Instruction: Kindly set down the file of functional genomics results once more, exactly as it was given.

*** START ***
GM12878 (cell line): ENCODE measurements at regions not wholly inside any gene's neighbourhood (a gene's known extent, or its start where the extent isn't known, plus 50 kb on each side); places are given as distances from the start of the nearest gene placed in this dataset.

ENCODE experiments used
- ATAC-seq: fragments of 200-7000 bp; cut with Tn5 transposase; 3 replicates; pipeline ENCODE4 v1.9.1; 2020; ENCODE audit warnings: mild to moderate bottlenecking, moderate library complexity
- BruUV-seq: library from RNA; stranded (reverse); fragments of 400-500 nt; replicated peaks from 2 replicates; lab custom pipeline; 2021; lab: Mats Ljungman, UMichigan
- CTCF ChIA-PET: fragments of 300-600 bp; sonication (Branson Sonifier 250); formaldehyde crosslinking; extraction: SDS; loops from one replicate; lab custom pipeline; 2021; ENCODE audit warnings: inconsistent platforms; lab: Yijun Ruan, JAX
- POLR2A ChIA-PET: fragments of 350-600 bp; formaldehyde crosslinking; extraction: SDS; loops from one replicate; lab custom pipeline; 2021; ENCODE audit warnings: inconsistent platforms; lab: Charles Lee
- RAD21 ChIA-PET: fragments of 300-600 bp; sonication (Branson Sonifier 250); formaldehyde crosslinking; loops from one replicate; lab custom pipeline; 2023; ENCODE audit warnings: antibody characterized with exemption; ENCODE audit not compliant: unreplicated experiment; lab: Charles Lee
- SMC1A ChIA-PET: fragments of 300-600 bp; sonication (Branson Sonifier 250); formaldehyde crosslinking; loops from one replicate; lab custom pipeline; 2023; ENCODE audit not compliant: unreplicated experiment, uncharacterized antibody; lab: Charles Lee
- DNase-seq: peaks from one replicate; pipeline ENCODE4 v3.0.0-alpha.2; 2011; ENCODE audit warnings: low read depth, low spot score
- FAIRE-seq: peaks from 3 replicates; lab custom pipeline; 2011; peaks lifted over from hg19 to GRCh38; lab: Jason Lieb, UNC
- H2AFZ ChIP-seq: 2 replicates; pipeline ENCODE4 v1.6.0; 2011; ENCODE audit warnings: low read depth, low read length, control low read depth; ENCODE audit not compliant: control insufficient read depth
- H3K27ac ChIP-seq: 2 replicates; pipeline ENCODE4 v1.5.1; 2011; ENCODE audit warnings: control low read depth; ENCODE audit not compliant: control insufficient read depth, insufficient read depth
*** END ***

GM12878 (cell line): ENCODE measurements at regions not wholly inside any gene's neighbourhood (a gene's known extent, or its start where the extent isn't known, plus 50 kb on each side); places are given as distances from the start of the nearest gene placed in this dataset.

ENCODE experiments used
- ATAC-seq: fragments of 200-7000 bp; cut with Tn5 transposase; 3 replicates; pipeline ENCODE4 v1.9.1; 2020; ENCODE audit warnings: mild to moderate bottlenecking, moderate library complexity
- BruUV-seq: library from RNA; stranded (reverse); fragments of 400-500 nt; replicated peaks from 2 replicates; lab custom pipeline; 2021; lab: Mats Ljungman, UMichigan
- CTCF ChIA-PET: fragments of 300-600 bp; sonication (Branson Sonifier 250); formaldehyde crosslinking; extraction: SDS; loops from one replicate; lab custom pipeline; 2021; ENCODE audit warnings: inconsistent platforms; lab: Yijun Ruan, JAX
- POLR2A ChIA-PET: fragments of 350-600 bp; formaldehyde crosslinking; extraction: SDS; loops from one replicate; lab custom pipeline; 2021; ENCODE audit warnings: inconsistent platforms; lab: Charles Lee
- RAD21 ChIA-PET: fragments of 300-600 bp; sonication (Branson Sonifier 250); formaldehyde crosslinking; loops from one replicate; lab custom pipeline; 2023; ENCODE audit warnings: antibody characterized with exemption; ENCODE audit not compliant: unreplicated experiment; lab: Charles Lee
- SMC1A ChIA-PET: fragments of 300-600 bp; sonication (Branson Sonifier 250); formaldehyde crosslinking; loops from one replicate; lab custom pipeline; 2023; ENCODE audit not compliant: unreplicated experiment, uncharacterized antibody; lab: Charles Lee
- DNase-seq: peaks from one replicate; pipeline ENCODE4 v3.0.0-alpha.2; 2011; ENCODE audit warnings: low read depth, low spot score
- FAIRE-seq: peaks from 3 replicates; lab custom pipeline; 2011; peaks lifted over from hg19 to GRCh38; lab: Jason Lieb, UNC
- H2AFZ ChIP-seq: 2 replicates; pipeline ENCODE4 v1.6.0; 2011; ENCODE audit warnings: low read depth, low read length, control low read depth; ENCODE audit not compliant: control insufficient read depth
- H3K27ac ChIP-seq: 2 replicates; pipeline ENCODE4 v1.5.1; 2011; ENCODE audit warnings: control low read depth; ENCODE audit not compliant: control insufficient read depth, insufficient read depth